Earlier this year, we launched our first professional open source survey. Our goal? To gain deeper perspective about what can be done to make open source—especially as it is used in professional settings—work better for everyone. We wanted to understand what professional users of open source look like and what matters to them. And we wanted to understand the needs, problems, and passions of those who create and maintain the software they use.
Our hope was that we could find some common ground, a win-win for both those who use and maintain open source software.
We received over 1,200 responses, and now we’re sharing our key findings and more details about our dataset. In our last post, we dove into the most important factors for companies evaluating open source libraries: maintenance, active community, and security. But we also saw the value of licensing assurances for enterprise companies, with over 24% ranking it as their most important factor in open source components. This begged the question: how exactly do companies evaluate their open source libraries today?
Insight 3: only 9% of organizations have a formal process for how to evaluate open source dependencies
With open source being used in almost all professional applications, and with different development teams valuing different aspects of the software they use, we wanted to know how these teams actually decide which libraries to use. Do they have a process that the entire company employs? Or is it up to the individual developer, with little visibility and consistency across teams?
What we found was, by and large, companies lack processes—particularly formal processes—around how they evaluate or approve their open source dependencies. Two-thirds of respondents said they rely on the individual team, or even the individual developer, to vet open source packages for their application. Only 9% (!) of companies have a formal process for introducing new open source dependencies.
But what distinguishes the companies with formal processes for evaluating open source from those that rely on teams or individuals?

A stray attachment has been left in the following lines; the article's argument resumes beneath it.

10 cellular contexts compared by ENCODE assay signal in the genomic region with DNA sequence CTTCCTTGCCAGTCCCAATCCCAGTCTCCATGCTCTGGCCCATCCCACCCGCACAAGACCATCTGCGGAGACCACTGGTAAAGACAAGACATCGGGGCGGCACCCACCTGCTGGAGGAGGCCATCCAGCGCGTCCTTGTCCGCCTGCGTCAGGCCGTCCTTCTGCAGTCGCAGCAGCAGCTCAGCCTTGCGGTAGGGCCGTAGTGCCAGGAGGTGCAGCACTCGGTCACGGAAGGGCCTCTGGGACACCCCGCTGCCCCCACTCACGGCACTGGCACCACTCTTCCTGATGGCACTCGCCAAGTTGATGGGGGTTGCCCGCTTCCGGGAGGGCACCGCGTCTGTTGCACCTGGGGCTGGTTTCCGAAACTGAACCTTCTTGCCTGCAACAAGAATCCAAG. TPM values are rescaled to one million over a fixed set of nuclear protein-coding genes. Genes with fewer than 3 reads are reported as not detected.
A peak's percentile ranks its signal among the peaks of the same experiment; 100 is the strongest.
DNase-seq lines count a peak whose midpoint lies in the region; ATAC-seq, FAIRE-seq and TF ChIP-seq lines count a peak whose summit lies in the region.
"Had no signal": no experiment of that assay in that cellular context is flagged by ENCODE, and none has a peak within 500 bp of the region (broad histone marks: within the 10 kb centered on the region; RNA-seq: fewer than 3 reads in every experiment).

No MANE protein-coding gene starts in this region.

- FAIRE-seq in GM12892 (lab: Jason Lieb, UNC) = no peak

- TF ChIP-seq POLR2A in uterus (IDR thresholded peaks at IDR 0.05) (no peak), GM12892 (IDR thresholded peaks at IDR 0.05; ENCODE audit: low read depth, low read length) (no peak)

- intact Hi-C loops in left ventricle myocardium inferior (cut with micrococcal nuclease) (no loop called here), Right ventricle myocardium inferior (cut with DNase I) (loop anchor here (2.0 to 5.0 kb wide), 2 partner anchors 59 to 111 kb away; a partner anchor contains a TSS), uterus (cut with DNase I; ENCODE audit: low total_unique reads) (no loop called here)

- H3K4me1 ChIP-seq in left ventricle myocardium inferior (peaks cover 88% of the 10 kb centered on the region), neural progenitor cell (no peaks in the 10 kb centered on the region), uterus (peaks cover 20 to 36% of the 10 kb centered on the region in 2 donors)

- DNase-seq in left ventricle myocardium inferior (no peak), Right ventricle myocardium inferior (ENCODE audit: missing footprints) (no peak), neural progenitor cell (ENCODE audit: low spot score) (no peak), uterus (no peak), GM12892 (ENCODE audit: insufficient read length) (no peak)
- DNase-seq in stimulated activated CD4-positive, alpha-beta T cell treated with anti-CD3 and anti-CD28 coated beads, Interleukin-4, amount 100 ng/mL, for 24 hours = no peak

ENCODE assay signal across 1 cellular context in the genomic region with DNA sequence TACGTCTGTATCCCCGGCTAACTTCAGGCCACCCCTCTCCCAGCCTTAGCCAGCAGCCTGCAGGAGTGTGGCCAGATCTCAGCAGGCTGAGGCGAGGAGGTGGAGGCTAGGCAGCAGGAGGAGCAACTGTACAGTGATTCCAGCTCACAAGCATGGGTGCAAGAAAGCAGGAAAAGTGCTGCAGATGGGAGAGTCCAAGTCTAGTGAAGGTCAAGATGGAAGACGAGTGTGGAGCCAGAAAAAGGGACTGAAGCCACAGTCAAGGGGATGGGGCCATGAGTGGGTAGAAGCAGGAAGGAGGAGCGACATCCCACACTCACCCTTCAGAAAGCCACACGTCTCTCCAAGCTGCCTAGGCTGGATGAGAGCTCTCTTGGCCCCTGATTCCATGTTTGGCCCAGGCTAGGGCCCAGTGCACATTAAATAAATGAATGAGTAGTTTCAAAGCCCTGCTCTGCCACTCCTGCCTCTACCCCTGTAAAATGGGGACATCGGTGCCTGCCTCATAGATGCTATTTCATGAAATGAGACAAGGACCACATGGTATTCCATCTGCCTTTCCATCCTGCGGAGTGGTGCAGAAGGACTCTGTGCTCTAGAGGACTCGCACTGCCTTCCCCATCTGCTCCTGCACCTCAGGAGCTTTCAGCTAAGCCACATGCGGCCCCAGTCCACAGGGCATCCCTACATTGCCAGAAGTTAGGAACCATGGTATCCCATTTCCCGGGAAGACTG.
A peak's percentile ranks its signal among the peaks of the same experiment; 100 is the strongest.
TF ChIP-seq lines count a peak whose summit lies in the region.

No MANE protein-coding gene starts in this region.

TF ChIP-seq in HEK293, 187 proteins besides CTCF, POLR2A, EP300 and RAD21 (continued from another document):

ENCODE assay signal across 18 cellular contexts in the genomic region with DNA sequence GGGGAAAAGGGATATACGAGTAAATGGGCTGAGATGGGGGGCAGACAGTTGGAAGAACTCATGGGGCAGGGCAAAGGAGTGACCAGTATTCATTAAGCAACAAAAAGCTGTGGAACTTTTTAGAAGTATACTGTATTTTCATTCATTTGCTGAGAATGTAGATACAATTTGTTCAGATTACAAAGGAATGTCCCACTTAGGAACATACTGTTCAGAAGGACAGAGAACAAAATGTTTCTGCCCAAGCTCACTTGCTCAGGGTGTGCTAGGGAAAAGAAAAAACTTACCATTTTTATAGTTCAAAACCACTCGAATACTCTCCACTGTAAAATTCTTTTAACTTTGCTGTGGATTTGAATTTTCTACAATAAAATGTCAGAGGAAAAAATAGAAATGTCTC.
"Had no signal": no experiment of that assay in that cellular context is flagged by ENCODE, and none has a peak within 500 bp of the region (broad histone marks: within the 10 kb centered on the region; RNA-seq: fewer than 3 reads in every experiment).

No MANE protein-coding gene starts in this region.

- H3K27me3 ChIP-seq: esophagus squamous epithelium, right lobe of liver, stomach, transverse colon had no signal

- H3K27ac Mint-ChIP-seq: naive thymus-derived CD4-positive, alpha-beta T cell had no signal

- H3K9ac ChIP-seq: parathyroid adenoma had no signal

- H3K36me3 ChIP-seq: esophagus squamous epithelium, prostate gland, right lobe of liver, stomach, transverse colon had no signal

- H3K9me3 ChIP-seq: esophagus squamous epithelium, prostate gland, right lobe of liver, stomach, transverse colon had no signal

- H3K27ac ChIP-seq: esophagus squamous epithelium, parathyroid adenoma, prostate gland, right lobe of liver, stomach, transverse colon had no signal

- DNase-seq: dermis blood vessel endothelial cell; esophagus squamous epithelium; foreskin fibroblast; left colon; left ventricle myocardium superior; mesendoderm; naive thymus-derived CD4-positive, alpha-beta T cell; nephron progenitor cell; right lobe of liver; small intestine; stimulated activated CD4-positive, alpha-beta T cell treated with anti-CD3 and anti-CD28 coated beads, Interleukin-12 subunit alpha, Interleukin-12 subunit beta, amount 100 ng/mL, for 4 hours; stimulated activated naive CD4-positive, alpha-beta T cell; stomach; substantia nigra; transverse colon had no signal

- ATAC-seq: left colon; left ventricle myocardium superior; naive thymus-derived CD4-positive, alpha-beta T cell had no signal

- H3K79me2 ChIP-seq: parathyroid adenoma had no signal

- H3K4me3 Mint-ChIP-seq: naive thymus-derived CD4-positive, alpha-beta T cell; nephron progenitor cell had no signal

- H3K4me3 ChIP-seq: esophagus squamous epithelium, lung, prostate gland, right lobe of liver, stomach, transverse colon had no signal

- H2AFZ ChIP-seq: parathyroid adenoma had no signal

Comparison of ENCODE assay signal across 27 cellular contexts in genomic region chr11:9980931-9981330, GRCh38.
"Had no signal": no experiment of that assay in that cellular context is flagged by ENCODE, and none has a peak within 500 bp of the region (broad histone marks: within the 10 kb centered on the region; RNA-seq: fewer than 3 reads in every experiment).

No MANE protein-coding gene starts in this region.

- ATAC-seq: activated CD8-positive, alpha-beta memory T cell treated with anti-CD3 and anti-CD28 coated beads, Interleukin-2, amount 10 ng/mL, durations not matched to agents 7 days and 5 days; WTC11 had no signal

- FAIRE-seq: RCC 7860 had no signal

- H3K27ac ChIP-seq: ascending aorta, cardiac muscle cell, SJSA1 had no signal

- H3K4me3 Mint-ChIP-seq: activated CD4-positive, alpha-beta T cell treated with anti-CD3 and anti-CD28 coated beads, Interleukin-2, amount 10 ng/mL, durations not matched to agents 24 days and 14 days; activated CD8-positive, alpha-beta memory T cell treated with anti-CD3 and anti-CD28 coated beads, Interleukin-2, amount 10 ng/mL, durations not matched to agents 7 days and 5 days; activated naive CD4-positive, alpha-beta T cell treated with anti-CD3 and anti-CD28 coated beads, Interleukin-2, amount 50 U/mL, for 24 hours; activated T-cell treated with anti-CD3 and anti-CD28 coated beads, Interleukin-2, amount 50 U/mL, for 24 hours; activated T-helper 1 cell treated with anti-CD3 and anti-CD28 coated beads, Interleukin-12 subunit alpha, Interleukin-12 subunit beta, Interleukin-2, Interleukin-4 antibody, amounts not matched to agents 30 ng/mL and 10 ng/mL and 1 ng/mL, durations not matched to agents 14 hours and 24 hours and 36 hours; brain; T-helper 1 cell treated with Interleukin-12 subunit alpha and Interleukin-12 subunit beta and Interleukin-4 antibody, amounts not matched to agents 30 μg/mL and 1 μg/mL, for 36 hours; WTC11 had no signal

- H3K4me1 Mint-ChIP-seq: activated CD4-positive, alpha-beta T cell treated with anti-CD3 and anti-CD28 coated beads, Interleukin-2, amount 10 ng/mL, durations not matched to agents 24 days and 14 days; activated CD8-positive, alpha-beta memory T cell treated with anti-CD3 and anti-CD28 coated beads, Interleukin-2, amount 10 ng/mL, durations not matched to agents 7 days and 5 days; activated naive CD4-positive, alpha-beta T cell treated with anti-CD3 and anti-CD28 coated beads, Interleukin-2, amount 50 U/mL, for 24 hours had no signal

For starters, 49% of teams with a formal process for introducing new open source dependencies also reported that they currently pay for a commercial open source distribution. In fact, companies paying for open source support are almost three times as likely to have a formal process for introducing dependencies. Conversely, companies that don’t pay for open source support are much less likely to have a formal process for introducing dependencies.
Diving in a little deeper, we see that 47% of companies with a formal open source evaluation process have more than than 500 employees working in software development. This means big companies—or at least companies with big development teams—are over four times more likely to have a formal process for evaluating open source. This is pretty intuitive. As is the fact that larger teams seem particularly averse to individual developer decision-making regarding open source dependencies: only 2.7% of these larger teams have developer-level policies.
Lastly, what do these companies value in their open source? Those with formal processes are almost three times as likely to want to pay for licensing and IP assurances around their open source than those without processes.
So would companies actually be willing to pay for more dependable open source software? And if so, how much? We’ll dive into this in our next post! In the meantime, let us know if you’d like to receive updates, and follow us on Twitter.